The previous article in this series began our coverage of new functionality implemented in the Windows 2003 Certificate Services. We continue the topic here with the exploration of the following features:
- Separation of Certificate Management roles
- Qualified subordination and cross-certification
- Delta updates to the Certificate Revocation List
- More detailed auditing capabilities
Separation of Certificate Authority Management Roles
We continue our coverage of new functionality implemented in the Windows 2003 Certificate Services with the exploration of the separation of Certificate Management roles, qualified subordination and cross-certification, delta updates to the Certificate Revocation List, and the more detailed auditing capabilities now available.
Both Windows 2000 and Windows 2003 support role-based administration of Certificate Authorities (CAs). This means that responsibilities and corresponding permissions or user rights are divided into several distinct, mutually exclusive, categories (this does not, however, apply to read permissions, which are implicitly assigned to members of every role). Windows 2003 CA can operate with four predefined management roles (the first two are specific to CA, the remaining two are systemwide). The first two roles are associated with permissions assigned via the Security tab of the CA server properties dialog box in CA MMC snap-in, while the last two are associated with user rights, granted via group policy settings (Computer Configuration->Windows Settings->Security Settings->Local Policies->User Rights Assignment node).
- CA Administrator grants “Manage CA” permission, which provides the ability to configure CA properties, assign roles to other users, and renew CA certificates.
- Certificate Manager grants “Issue and Manage Certificates” permission, which allows managing certificate enrollment, initiating private key recovery, and Certificate Revocation List.
- Backup Operator grants “Backup files and directories” and “Restore files and directories” user rights, which allows backup and restore of certificate stores.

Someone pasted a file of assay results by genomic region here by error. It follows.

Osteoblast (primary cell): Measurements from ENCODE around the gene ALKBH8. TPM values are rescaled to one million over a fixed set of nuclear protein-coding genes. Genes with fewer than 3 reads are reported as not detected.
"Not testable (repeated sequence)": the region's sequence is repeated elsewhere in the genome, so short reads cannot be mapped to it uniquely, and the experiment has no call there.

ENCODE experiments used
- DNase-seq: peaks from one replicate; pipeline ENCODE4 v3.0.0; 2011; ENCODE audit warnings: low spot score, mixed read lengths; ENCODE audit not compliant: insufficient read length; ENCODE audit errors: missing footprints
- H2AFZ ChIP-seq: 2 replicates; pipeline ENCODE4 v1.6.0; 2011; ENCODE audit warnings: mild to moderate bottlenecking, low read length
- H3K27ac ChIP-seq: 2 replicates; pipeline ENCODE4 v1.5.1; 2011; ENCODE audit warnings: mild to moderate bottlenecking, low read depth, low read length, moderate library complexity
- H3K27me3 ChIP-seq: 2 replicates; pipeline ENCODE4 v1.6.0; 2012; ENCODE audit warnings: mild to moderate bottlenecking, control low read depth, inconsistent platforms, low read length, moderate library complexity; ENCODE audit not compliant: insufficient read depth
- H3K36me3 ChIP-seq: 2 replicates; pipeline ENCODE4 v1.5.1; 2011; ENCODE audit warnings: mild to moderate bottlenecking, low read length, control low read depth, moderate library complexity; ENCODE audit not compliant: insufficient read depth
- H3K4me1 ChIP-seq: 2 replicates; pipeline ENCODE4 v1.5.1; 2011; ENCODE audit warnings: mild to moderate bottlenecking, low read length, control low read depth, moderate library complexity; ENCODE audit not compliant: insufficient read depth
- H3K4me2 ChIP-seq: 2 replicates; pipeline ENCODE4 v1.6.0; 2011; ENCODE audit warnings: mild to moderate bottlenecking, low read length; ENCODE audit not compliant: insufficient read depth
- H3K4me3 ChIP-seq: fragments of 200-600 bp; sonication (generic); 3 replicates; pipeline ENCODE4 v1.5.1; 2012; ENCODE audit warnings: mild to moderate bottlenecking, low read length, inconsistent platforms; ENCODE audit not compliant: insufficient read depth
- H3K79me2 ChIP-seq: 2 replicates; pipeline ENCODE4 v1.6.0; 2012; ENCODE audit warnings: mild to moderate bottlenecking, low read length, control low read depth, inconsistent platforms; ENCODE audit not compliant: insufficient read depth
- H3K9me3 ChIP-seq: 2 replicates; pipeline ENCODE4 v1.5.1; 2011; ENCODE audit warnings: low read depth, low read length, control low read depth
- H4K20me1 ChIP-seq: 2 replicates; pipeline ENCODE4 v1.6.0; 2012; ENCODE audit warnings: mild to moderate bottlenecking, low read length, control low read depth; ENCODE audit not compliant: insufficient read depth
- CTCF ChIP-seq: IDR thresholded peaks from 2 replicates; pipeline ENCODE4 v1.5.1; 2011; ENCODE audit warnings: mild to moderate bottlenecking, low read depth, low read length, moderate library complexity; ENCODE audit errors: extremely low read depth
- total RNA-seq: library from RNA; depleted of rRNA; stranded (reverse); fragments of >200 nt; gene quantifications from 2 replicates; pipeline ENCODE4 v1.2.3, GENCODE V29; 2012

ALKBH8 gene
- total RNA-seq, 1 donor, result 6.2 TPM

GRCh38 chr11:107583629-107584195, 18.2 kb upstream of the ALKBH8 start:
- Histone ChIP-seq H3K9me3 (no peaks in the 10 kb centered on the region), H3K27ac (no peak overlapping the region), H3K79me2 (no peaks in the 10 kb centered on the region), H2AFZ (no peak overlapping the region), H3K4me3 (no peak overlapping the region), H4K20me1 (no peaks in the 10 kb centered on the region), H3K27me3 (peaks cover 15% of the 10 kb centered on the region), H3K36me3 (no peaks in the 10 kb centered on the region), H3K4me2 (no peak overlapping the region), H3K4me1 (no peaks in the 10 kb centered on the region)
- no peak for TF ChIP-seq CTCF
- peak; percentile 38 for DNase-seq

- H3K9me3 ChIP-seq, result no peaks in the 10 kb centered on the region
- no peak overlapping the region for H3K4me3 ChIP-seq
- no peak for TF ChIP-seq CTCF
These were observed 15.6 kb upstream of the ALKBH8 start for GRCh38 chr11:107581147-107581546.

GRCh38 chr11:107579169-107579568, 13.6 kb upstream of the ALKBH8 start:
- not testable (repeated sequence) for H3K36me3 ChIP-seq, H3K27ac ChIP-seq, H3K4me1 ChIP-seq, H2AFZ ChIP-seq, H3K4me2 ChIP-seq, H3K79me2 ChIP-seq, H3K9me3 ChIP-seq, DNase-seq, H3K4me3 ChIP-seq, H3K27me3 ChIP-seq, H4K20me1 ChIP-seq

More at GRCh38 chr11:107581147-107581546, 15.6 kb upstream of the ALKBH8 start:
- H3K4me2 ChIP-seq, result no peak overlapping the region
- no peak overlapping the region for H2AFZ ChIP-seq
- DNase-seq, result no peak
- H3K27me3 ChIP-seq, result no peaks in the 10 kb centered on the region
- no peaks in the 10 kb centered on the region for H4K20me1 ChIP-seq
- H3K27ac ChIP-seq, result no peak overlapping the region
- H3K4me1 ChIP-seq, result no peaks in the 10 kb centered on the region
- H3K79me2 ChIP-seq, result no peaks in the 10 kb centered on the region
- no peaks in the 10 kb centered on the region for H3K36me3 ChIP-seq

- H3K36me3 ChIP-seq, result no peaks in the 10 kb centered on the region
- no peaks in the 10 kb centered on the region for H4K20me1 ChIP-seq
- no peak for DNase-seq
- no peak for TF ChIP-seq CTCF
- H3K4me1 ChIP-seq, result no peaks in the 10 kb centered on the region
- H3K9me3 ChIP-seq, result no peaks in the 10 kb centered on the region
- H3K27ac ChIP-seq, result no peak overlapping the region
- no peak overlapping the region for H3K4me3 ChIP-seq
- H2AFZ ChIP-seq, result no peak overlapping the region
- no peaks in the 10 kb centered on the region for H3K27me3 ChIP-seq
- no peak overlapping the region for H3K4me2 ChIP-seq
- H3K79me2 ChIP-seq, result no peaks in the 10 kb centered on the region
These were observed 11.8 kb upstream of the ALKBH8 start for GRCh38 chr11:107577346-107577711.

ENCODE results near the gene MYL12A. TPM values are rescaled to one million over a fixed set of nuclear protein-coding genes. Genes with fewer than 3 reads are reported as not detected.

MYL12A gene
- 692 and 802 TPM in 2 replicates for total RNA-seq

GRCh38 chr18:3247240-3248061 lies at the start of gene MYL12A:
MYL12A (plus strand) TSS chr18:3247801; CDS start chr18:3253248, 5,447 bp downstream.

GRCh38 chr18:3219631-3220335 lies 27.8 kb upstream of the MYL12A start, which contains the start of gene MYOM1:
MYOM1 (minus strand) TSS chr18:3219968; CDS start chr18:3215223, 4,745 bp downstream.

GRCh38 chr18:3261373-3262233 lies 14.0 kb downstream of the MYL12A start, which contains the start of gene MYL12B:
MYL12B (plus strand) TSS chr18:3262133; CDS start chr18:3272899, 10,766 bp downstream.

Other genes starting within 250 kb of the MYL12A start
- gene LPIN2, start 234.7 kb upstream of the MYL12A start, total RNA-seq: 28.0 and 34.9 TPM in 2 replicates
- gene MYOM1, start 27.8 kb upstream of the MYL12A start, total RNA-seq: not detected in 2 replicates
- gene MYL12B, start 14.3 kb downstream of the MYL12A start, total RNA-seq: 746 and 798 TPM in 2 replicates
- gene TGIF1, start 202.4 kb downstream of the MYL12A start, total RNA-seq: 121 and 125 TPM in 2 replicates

- Auditor grants “Manage auditing and security log” user rights, which allows the configuration and viewing of security-related events.
The main advantage, in terms of security, of implementing management roles in Windows 2003 CA is the ability to separate roles. This ensures a particular user can be a member of only one single role, which significantly decreases the probability of endangering the entire system, should an individual account be compromised.
To enable role separation, you should first ensure that no users are sharing multiple CA-related roles (otherwise these users will be prohibited from performing any CA-related tasks once separation is enforced). Once this has been verified, at the Command Prompt, type in:
certutil -setreg caRoleSeparationEnabled 1
This sets the
certutil -delreg caRoleSeparationEnabled
To ensure that the change took effect, restart the CA service. You can do this from the CA MMC snap-in, from the Services MMC snap-in, or from the command line by typing
net start certsvc
Implementing this feature has a surprising side effect, however. Since the local administrator account on the CA server has, by default, the rights of CA Backup Operator and CA Auditor, once the role separation is enabled, it can no longer perform any CA-related administrative tasks. To avoid this issue, make sure to designate nonadministrative accounts for each of the roles (which is the recommended practice from the security perspective). Remember also that role separation is limited to the Enterprise and Datacenter editions of Windows 2003 (although role-based administration is also available in Windows Server 2003).
In addition to role assignment and separation, you can delegate the management of certificate templates. Permissions for existing ones are set using the Security tab of their Properties dialog box in the Certificate Templates MMC snap-in. To delegate permissions to create or duplicate existing templates, modify the access control list on objects in Configuration naming context of Active Directory.